Despite being the oldest chemistry discipline, inorganic chemistry represents a highly active and perspective research field. The dynamics of the contemporary inorganic chemistry can be demonstrated by the enormously wide fundamental knowledge providing basis for all chemistry areas as well as many highly attractive and quickly developing fields emerging at the borders with other disciplines. Typical examples of the latter cutting-edge research areas are biomedical research on inorganic compounds, organometallic chemistry and catalysis, and the chemistry of inorganic and composite materials.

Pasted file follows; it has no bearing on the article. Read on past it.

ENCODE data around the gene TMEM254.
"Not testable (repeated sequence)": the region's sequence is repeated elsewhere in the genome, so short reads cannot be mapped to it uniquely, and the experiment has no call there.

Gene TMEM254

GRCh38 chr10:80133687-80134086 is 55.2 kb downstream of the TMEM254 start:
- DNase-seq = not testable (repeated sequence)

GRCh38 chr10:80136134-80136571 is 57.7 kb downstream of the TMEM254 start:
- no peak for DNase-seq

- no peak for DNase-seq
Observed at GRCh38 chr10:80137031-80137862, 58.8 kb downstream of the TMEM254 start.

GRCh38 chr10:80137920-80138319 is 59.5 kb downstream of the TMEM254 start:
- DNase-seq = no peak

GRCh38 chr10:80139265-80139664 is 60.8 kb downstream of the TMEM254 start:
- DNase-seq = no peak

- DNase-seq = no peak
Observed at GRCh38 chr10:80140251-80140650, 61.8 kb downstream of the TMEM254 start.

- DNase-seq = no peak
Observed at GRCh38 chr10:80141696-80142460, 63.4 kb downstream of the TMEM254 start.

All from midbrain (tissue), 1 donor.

After passing successfully the admission examinations within the scope of the bachelor study programme Chemistry in Natural Sciences, the student can choose between two education lines, namely Coordination and bioinorganic chemistry and Chemistry of inorganic materials. A further specification of the curriculum is achieved via the selection of subjects and the theme of the research work. The master degree study takes two years. It is concluded by a defence of a master degree thesis submitted by the student and an examination in three specialised chemistry fields (inorganic chemistry, physical chemistry and one more subject according to the student’s choice), after which the student is awarded the Master (Euromaster) degree.